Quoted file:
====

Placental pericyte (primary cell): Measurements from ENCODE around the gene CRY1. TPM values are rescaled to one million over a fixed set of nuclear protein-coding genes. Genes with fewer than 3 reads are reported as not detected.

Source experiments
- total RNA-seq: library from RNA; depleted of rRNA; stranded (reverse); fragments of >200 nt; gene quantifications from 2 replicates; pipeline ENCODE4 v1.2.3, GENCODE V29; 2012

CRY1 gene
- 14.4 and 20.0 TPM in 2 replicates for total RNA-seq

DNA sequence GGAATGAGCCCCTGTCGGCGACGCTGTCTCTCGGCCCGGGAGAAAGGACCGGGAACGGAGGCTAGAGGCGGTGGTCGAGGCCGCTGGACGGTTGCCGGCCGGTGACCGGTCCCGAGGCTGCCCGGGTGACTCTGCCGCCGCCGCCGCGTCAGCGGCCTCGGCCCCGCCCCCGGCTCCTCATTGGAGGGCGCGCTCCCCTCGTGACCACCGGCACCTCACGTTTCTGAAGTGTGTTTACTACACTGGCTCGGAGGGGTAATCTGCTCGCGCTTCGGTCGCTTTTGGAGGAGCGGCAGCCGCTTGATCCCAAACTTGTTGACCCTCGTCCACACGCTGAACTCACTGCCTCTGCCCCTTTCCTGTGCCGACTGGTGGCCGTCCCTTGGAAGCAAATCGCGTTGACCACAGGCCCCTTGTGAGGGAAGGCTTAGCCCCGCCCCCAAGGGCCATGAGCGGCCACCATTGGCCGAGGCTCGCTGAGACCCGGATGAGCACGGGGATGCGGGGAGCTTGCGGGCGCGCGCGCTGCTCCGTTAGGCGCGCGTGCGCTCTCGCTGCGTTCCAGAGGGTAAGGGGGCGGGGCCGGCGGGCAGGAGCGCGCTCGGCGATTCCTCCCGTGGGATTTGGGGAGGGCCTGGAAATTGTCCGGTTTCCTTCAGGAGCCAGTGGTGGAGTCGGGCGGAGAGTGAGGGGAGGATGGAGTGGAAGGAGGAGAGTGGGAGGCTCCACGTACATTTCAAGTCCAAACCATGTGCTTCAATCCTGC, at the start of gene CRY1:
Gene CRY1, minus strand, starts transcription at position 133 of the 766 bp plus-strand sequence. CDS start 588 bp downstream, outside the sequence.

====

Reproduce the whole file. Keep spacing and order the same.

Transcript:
Placental pericyte (primary cell): Measurements from ENCODE around the gene CRY1. TPM values are rescaled to one million over a fixed set of nuclear protein-coding genes. Genes with fewer than 3 reads are reported as not detected.

Source experiments
- total RNA-seq: library from RNA; depleted of rRNA; stranded (reverse); fragments of >200 nt; gene quantifications from 2 replicates; pipeline ENCODE4 v1.2.3, GENCODE V29; 2012

CRY1 gene
- 14.4 and 20.0 TPM in 2 replicates for total RNA-seq

DNA sequence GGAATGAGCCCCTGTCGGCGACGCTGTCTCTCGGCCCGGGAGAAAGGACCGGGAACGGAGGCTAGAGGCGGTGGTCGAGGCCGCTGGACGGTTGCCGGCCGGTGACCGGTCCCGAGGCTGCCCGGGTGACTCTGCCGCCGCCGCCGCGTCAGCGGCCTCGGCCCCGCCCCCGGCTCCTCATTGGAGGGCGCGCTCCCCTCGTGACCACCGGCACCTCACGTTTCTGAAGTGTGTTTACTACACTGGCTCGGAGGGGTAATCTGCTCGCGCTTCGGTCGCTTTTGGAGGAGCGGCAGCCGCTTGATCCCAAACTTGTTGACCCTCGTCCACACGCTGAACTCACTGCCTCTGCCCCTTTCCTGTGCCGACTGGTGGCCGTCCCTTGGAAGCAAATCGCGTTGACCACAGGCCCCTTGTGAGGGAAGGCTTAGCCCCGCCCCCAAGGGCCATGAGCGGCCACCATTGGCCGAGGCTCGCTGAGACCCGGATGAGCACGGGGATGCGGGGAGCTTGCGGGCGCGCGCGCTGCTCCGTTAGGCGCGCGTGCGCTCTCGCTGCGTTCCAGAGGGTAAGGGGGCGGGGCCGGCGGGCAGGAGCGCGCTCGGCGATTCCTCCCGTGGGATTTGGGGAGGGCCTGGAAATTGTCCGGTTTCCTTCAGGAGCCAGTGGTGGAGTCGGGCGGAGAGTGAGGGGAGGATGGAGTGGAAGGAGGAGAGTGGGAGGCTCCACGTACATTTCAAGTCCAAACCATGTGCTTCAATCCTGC, at the start of gene CRY1:
Gene CRY1, minus strand, starts transcription at position 133 of the 766 bp plus-strand sequence. CDS start 588 bp downstream, outside the sequence.